Face-Off: Walkouts use disruption to send crucial message

A recent Facebook event entitled “Geneseo Walks Out” invited Geneseo students, faculty and administration to join together to walk out of classes on Monday Nov. 16 in support of the events at the University of Missouri.

One student shared his opinion that a walkout sends the wrong message and should not be done during class hours. He was not alone in his convictions, with the virtual support of over 80 Facebook likes and the support of white America that only wants protests that work within systems of oppression.

Walkouts have been a staple of student activism for decades. In 1968, more than 15,000 students walked out of multiple East Los Angeles high schools to draw attention to inequalities affecting Mexican-American students in L.A.’s public schools. This past week alone, more than 20 schools demonstrated solidarity with walkouts, protests and their own list of demands for their administrations to address.

Walkouts are meant to be disruptive and interrupt the normal flow of life. Students of color—as depicted in recent events which are an echo chamber for historic racism that continues to ebb and flow—often do not have the privilege to choose between attending class and their personal safety.

Racism disrupts the safety and education of students of color on a daily basis. Asking students of color to work with academia reconstructs our mission in the language and structure of a system that has been laden with racial strife. Academia is not exempt from institutionalized racism. The walkout acts as a metaphor for the way racism disrupts students’ educations; the same way the walkout interrupted the class.

Students suggested the event would be more successful—success determined by number of participants—if the event was scheduled for All-College Hour. Some students had exams and labs, or professors that may not be accommodating to the walkout. There are students who cannot afford to risk their grades by missing class or workers who cannot afford to lose their jobs. It is completely acceptable that some students were not able to attend the event for various reasons.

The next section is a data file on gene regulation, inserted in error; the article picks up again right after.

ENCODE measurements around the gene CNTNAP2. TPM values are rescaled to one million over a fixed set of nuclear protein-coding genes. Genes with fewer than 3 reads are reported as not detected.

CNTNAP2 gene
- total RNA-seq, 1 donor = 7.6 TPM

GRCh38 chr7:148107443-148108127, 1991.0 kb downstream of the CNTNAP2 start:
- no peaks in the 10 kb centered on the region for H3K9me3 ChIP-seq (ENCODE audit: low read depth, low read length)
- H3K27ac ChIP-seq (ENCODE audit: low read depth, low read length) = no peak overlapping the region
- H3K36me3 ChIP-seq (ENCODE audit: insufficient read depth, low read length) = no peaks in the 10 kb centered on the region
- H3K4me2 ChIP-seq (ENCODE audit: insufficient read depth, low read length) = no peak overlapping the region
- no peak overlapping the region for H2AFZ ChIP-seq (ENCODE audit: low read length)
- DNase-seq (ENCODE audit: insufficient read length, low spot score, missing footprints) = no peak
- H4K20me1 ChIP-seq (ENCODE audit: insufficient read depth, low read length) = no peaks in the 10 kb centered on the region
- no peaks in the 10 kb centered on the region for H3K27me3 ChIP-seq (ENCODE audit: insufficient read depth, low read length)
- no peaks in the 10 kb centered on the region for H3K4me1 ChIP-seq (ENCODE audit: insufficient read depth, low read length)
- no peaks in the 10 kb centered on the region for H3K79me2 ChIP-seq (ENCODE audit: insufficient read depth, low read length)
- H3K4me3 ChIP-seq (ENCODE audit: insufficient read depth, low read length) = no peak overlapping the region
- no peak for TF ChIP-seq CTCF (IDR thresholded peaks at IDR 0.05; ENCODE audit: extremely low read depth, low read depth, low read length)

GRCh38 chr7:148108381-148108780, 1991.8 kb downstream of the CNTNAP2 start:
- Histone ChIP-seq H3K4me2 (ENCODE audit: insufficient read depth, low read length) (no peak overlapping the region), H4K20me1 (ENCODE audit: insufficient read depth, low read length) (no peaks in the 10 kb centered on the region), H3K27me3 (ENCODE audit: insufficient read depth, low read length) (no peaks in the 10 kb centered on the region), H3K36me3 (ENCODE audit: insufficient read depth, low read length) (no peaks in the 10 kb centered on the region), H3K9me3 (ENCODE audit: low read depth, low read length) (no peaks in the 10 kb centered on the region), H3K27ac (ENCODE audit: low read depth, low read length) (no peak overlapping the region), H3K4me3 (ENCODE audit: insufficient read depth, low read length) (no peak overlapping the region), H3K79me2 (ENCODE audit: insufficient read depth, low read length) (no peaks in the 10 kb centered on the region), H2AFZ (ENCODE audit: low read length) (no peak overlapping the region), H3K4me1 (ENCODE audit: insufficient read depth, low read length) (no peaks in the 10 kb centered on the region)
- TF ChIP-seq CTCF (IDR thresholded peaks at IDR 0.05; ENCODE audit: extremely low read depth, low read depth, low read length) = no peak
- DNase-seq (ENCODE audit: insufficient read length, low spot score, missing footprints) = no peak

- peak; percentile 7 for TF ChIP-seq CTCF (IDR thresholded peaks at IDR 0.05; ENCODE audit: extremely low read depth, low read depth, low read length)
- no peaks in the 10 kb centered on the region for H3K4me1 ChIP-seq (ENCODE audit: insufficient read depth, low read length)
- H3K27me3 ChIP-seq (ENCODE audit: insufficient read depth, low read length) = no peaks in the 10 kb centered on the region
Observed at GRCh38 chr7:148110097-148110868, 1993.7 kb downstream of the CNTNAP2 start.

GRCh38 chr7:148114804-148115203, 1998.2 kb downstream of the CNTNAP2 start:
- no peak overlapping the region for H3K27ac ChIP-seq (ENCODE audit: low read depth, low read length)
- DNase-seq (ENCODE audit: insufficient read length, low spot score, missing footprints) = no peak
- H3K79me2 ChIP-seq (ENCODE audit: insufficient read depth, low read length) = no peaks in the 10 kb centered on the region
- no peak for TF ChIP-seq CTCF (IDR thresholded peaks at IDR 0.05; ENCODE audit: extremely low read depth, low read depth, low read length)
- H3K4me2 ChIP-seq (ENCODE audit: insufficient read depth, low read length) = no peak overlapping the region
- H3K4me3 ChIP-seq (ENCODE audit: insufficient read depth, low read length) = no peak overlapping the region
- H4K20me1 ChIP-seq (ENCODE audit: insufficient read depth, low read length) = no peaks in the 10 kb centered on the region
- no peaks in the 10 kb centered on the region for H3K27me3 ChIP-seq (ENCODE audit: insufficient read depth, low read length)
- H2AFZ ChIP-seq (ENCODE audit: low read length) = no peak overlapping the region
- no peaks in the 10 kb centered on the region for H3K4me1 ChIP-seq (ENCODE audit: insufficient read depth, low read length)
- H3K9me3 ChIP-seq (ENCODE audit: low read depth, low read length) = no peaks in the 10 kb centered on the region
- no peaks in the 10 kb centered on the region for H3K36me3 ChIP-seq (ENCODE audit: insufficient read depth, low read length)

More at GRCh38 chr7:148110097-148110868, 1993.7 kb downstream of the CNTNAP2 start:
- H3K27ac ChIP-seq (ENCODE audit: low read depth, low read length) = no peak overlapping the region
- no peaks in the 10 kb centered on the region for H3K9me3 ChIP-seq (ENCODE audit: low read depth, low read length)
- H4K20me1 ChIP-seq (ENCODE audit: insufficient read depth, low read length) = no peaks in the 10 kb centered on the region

Asking students to host this event during All-College Hour, however, shares the same ignorance as asking black people to respect police officers to prevent police brutality, or as telling victims of sexual assault to choose their clothing wisely. This ignorance is an active threat to the lives of people of color.

White students often feel like aggression toward them is not justified because “all lives matter.” Privileged students must realize that their white opinions are not burdened with years of oppressive history, but rather are ubiquitous in the media, in literature and in the visual arts.

Students who believe racism does not exist at Geneseo are not looking, listening and are actively using their privilege to work toward the erasure of oppression. The personal experiences of many students of color exemplify why Geneseo’s supposed “lack of racism” is a myth. Students of color still have to prove their hurt by sharing their experiences through events like the walkout.

This event was the easiest way to show support. To those who were disappointed that they could not attend this walkout, there are active ways to show your support beyond this single event—by calling out racist micro-aggressions, listening to your friends of color’s experiences and acknowledging your own privileges.